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BOSTON (Reuters) - Change your cell phone number, keep your head down and take at least six months before making any major decisions.
That was some of the advice offered by financial advisors who warned that the lucky winners of Wednesday's record-setting $1.5 billion U.S. Powerball lottery jackpot should be ready for unexpected stresses.
The prize is large enough that a winner choosing the option of receiving 30 $50 million installments over the next 29 years could easily pay off the $129,579 in debt the average U.S. household carried at the end of last year, according to NerdWallet's Annual American Household Credit Card debt. In fact, the first payment alone would be enough to wipe out the debt of a few hundred average Joes.
But the money, also available in a $930 million lump sum, will set huge expectations for the winner and everyone remotely in his or her social circle, experts said.
"You need to protect yourself," said James Grubman, a wealth psychologist and author of "Strangers in Paradise: How Families Adapt to Wealth Across Generations." "You have to learn how to say no because you're going to have a lot of people who are going to want you to say yes."
Powerball tickets are sold in 44 U.S. states plus the District of Columbia, Puerto Rico and the U.S. Virgin Islands. Winners are publicly identified in all but five states.
Those lucky enough to defy astronomical odds to win but not lucky enough to live in Delaware, Kansas, Maryland, North Dakota or Ohio, where winners can remain anonymous, should brace for a long list of requests from family, friends and others, experts said.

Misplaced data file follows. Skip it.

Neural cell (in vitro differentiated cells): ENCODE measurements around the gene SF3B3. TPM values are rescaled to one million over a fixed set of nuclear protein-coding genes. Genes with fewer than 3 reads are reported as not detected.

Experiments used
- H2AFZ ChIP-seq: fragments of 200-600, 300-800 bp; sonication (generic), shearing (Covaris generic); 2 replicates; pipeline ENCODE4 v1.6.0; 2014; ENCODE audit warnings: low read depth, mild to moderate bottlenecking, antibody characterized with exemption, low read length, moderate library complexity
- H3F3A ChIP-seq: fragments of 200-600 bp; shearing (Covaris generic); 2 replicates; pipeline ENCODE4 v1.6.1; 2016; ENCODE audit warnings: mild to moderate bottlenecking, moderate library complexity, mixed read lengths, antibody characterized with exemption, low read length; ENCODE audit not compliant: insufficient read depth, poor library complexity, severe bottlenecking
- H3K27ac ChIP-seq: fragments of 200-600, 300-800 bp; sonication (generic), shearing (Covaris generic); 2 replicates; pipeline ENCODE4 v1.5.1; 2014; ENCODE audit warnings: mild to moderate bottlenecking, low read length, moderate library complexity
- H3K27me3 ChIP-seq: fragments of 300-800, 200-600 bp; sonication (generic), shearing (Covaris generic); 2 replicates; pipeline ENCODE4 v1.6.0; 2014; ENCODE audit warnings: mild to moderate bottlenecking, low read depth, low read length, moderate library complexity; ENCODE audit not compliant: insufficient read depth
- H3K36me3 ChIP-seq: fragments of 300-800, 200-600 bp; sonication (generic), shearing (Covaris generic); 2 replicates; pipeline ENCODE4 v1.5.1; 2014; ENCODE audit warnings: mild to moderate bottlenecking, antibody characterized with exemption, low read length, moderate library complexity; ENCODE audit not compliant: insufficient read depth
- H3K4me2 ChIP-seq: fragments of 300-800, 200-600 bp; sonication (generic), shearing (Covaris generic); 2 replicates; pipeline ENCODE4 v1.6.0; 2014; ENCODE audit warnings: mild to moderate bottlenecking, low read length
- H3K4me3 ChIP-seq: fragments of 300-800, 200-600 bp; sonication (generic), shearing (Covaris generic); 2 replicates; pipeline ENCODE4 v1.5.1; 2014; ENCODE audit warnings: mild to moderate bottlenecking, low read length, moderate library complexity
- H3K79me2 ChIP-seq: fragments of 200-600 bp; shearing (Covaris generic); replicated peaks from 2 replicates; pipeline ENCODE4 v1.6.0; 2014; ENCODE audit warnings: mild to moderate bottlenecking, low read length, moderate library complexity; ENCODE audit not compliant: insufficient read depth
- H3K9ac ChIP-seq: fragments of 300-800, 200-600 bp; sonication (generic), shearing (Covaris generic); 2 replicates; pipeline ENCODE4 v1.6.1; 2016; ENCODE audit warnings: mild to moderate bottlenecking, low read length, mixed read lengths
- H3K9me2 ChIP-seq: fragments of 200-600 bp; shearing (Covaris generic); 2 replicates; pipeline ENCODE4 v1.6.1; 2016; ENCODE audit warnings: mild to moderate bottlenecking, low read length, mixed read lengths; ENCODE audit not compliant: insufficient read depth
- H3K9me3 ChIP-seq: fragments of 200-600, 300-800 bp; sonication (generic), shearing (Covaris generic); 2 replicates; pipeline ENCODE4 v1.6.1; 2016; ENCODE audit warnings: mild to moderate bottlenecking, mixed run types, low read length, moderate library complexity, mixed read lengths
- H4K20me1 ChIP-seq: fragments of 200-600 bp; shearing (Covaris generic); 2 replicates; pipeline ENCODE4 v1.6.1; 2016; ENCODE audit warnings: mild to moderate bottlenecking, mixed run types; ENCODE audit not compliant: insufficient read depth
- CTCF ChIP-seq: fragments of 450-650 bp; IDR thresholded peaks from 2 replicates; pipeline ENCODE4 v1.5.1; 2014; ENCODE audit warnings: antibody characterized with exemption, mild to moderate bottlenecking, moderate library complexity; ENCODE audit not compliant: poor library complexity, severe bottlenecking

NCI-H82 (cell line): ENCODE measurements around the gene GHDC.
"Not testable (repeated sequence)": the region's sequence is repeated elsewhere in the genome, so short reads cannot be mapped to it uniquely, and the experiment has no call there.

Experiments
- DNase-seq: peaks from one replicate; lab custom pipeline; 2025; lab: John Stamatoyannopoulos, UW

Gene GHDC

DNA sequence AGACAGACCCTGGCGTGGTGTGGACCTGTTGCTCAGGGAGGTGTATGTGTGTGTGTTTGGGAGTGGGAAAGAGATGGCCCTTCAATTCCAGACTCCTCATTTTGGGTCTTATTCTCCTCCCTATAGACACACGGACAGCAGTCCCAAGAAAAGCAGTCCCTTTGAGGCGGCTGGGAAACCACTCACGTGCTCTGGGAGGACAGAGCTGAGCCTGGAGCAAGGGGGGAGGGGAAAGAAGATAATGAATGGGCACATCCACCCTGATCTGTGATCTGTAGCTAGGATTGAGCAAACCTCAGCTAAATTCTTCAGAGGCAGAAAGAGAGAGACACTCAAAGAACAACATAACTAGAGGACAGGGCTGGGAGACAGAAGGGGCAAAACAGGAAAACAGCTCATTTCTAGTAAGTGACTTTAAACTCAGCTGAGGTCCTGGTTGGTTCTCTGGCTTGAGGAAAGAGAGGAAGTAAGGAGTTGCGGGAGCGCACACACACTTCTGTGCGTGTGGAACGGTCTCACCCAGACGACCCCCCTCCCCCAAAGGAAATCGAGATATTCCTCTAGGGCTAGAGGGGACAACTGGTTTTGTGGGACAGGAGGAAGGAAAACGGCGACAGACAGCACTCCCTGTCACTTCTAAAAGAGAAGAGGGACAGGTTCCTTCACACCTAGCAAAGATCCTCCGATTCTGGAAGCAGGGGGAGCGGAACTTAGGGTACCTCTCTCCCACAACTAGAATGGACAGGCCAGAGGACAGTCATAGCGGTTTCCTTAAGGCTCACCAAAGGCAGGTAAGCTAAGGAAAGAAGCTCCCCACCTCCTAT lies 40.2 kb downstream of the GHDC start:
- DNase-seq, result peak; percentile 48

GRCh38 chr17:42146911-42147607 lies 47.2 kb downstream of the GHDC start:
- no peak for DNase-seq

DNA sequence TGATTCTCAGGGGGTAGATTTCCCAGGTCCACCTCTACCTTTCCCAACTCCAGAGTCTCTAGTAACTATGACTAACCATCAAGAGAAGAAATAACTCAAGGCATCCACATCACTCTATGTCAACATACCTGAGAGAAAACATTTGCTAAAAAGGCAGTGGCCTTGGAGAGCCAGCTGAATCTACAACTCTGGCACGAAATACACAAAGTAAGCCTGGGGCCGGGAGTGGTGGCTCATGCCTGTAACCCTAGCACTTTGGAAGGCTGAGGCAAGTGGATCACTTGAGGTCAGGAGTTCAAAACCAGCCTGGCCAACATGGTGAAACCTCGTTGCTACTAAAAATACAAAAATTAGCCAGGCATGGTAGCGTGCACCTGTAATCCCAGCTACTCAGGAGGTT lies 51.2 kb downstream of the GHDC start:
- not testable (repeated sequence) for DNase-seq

"You should get a new cell phone. Keep the old one so you can check messages, but you want to go under the radar," said Susan Bradley, a certified financial planner and author of "Sudden Money: Managing a Financial Windfall."
A winner should not immediately come forward to claim the prize but instead take time to find experienced advisors and develop a plan for how to handle the prize, including gifts to family and friends, before getting thrown into the spotlight that will accompany the largest lottery award in U.S. history, Bradley said.
"I have worked with many lottery winners who have called me from the hospital. They were in because of stress," Bradley warned. "Nobody is prepared for a lottery win, a big win like this."
Reporting by Scott Malone; Editing by Richard Chang